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Perspectives on Science 8.4 (2000) 444-459

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Recent Work on Aristotelian Biology

Marjorie Grene
Virginia Tech

The past several decades have seen a proliferation of scholarly work on Aristotle's biological writings. The recent publication of James Lennoz's collected essays, Aristotle's Philosophy of Biology, seems a fitting occasion to look at some aspects of this literature, since he, together with his co-worker Allan Gotthelf, has been one of its most conspicuous contributors. The proceedings of a conference on Aristotelian biology, held at Bad-Homburg in 1995, and published in 1997 under the editorship of Wolfgang Kullmann and Sabine Follinger, includes essays by a representative group of such specialists. G.E.R. Lloyd's Aristotelian Explorations of 1996, though not entirely concerned with the biology, does deal principally with this area; and a more recent work by Kullmann, published in 1998, Aristoteles und die moderne Wissenschaft, though more ambitions in its overall aims, also bears in large part on the interpretation of the biological writings. Without attempting to delve into the periodical literature (which, for those interested, seems to be pretty well covered in the bibliographies of the works in question), I shall present some of the issues for the interpretation of Aristotle's biological works raised in these volumes. 1

In part, the work in question has served chiefly to illuminate the texts, a telos that is always worth pursuing for a thinker as complex and often as obscure as Aristotle. Before I proceed to more controversial questions, let me just mention a few of these cases. Both Lloyd and Lennox, for example, take up the problem of spontaneous generation in Aristotle (in Lloyd's [End Page 444] case including the related problem of metamorphosis). One way to put the question is to ask how what is chancy or "spontaneous," and by definition rare, can produce regular results. Another is to ask how reproduction, or something analogous to it, can eventuate from processes that, in terms of Aristotle's usual causal thinking, lack the end-directedness characteristic of generation in the "normal" case. Although the two writers present different resolutions of these problems, they both lead us to reflect on some of the complexities of Aristotle's biological thought. Similarly, Lloyd's examination of the varieties of perception exhibits perplexing details in Aristotle's accounts of this activity, characteristic for all animals, especially with respect to the basic and most pervasive of the senses, that of touch. Lennoz presents a coherent and illuminating reading of the History of Animals--if we take it apart from his chief methodological thesis, to which I shall return. And he makes what seems to me a most useful suggestion with respect to the rendering of the terms eidos and genos. Following the lead of David Balme, who showed in his ground-braking studies that Aristotle used these concepts in his biological works, not in something like the Linnaean sense of "species" and "genus," but at numerous, seemingly arbitrary ranges of reference, Lennox suggests that we render the terms denoting them regularly as "form" and "kind," abandoning the misleading distinction between eidos' "form" and eidos' "species" which was introduced in the Latin tradition, and stressing what appear to be their original meanings: one to do with the operating principle of a natural entity, and the other with its kin or family, its line of descent. (Unfortunately, Lennox himself does not stick to this practice.) I should also add that Kullmann, in his ambitious book, takes definite issue with this reading; I'm afraid in this case I agree so definitely with Lennox's position, which certainly accords with the view of most Aristotelian scholars, that I cannot count this disagreement among the issues we need to look at.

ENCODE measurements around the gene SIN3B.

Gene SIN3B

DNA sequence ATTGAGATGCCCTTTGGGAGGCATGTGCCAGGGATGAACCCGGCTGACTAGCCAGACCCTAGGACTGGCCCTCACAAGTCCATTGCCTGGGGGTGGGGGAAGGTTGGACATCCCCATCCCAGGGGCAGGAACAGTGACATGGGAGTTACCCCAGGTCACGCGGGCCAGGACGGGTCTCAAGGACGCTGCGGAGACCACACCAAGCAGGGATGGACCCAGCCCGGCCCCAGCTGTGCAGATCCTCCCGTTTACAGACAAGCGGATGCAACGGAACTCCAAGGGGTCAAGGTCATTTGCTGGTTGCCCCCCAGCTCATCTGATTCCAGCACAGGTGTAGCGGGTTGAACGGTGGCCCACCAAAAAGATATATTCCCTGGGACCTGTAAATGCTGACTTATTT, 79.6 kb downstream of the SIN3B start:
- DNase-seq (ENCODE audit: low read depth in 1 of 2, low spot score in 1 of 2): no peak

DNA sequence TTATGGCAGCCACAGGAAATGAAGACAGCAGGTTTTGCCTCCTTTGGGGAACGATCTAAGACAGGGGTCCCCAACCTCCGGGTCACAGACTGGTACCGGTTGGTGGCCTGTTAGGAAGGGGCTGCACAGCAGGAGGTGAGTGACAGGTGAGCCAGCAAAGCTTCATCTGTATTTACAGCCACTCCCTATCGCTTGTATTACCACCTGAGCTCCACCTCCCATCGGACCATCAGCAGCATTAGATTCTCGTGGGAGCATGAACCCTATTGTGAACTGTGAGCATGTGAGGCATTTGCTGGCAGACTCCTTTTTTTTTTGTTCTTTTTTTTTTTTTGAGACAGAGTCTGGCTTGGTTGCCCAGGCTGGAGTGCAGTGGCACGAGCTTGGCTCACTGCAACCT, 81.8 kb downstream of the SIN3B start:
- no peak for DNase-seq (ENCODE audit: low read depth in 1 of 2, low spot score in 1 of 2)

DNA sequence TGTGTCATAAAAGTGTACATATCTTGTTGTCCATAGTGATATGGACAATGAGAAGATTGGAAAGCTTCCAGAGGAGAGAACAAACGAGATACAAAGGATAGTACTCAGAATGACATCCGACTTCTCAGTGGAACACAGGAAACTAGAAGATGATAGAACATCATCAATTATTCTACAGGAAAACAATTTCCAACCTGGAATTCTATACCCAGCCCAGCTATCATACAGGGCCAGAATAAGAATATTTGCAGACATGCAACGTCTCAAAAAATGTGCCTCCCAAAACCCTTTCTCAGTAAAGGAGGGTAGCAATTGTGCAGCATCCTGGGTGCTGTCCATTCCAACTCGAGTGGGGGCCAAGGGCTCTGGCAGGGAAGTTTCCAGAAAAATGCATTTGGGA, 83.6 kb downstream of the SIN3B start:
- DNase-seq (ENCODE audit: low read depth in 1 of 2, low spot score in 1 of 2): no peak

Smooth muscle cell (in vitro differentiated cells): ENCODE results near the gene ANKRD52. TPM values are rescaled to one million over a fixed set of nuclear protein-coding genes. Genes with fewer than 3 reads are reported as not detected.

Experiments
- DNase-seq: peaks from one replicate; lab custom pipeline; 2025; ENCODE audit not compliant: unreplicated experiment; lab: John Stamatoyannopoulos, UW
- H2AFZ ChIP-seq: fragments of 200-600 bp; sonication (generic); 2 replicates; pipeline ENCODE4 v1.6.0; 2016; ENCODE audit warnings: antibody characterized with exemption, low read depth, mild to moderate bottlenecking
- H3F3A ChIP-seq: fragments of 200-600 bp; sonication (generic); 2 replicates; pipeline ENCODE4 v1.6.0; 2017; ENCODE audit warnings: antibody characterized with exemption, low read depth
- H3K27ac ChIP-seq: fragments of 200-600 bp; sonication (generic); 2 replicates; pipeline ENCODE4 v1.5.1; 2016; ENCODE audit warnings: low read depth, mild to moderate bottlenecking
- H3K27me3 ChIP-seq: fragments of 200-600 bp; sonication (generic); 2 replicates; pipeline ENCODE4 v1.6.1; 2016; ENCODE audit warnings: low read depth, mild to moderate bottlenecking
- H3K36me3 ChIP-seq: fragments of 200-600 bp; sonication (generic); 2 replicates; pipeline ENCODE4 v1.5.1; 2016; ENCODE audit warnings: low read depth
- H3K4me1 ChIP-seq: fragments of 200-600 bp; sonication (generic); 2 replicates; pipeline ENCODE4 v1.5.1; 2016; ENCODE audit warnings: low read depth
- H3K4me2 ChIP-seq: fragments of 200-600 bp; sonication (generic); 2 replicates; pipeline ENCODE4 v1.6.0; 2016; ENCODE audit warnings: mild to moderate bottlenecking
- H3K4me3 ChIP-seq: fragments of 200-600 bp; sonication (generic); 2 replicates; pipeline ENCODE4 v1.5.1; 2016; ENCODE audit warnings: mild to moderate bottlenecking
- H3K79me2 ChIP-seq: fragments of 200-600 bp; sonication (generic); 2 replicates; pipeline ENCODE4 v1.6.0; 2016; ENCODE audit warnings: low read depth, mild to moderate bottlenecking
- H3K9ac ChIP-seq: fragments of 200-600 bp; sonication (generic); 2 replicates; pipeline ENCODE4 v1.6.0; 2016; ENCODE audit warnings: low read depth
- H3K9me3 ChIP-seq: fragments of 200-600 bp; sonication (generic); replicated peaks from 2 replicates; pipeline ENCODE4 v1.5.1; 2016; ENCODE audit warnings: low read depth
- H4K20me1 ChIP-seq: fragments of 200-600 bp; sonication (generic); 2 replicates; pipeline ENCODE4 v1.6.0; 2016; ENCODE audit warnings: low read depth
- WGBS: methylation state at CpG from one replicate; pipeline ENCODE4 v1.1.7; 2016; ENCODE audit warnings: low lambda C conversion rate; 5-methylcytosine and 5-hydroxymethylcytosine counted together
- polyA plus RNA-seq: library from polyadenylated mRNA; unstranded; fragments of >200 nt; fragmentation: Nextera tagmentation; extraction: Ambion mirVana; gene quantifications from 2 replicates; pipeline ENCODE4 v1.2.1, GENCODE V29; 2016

The participants in the Bad Homburg conference also present illuminating contributions to some special interpretive problems. Again, let me mention just a few. Two basic concerns in reading Aristotle on living things are, on the one hand, his concept of teleology, and on the other, the role of matter in "composites," that is, entities characterized by...


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